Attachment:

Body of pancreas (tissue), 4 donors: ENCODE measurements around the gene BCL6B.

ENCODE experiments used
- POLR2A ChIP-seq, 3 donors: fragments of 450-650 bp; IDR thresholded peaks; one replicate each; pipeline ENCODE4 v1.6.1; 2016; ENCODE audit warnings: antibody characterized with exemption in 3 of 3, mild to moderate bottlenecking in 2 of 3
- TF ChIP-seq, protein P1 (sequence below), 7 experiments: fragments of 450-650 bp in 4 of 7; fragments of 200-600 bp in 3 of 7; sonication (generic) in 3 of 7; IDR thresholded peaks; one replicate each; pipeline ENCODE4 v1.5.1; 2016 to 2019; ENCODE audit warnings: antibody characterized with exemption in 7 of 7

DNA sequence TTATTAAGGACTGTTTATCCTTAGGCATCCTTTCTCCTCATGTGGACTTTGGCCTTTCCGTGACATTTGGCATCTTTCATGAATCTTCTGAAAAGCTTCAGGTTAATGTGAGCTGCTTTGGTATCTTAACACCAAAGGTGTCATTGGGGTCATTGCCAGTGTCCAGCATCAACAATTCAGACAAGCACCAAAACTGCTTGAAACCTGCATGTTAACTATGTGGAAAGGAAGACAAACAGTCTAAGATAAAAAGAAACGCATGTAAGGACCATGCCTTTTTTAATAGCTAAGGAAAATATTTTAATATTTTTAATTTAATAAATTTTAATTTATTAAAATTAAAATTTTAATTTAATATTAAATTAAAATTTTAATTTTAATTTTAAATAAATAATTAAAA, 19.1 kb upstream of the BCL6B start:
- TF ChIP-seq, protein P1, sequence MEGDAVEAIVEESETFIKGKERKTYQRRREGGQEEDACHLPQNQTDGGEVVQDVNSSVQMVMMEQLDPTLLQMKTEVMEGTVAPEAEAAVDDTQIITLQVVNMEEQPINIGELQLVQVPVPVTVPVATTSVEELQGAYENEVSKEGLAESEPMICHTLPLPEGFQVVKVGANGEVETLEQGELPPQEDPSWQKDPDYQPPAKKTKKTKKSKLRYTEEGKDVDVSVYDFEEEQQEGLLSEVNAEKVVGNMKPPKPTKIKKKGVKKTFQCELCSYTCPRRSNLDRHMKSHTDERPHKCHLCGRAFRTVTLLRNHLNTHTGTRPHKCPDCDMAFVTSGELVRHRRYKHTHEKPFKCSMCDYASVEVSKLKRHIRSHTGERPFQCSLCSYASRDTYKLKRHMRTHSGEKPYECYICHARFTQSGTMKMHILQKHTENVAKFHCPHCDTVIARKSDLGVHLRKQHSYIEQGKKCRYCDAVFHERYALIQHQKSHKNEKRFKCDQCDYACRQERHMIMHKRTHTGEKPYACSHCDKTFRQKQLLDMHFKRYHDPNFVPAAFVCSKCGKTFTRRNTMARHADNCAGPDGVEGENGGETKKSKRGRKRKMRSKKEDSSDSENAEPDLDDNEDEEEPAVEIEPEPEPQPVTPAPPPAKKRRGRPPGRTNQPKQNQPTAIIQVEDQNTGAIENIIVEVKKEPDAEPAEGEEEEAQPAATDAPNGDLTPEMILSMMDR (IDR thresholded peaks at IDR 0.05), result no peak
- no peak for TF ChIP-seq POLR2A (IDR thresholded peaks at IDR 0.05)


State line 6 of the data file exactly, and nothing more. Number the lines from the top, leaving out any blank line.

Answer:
- TF ChIP-seq, protein P1, sequence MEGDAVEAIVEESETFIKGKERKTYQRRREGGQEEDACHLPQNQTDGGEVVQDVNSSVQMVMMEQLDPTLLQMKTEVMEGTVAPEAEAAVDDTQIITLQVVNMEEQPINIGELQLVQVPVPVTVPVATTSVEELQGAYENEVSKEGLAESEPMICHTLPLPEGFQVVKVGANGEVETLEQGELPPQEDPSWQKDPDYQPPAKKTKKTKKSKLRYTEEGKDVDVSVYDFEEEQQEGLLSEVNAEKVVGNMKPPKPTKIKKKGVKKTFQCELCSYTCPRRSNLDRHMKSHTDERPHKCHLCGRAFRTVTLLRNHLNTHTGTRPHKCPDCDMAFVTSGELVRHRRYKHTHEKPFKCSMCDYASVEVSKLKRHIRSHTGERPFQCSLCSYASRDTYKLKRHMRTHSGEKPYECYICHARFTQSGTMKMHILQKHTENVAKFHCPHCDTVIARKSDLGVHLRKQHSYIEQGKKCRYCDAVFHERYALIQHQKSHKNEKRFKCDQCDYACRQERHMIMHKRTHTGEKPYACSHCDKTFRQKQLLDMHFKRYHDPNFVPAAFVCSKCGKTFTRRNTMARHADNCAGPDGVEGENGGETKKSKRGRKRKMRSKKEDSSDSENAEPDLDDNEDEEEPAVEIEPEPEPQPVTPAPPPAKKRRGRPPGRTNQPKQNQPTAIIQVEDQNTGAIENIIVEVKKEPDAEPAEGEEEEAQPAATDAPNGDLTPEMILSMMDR (IDR thresholded peaks at IDR 0.05), result no peak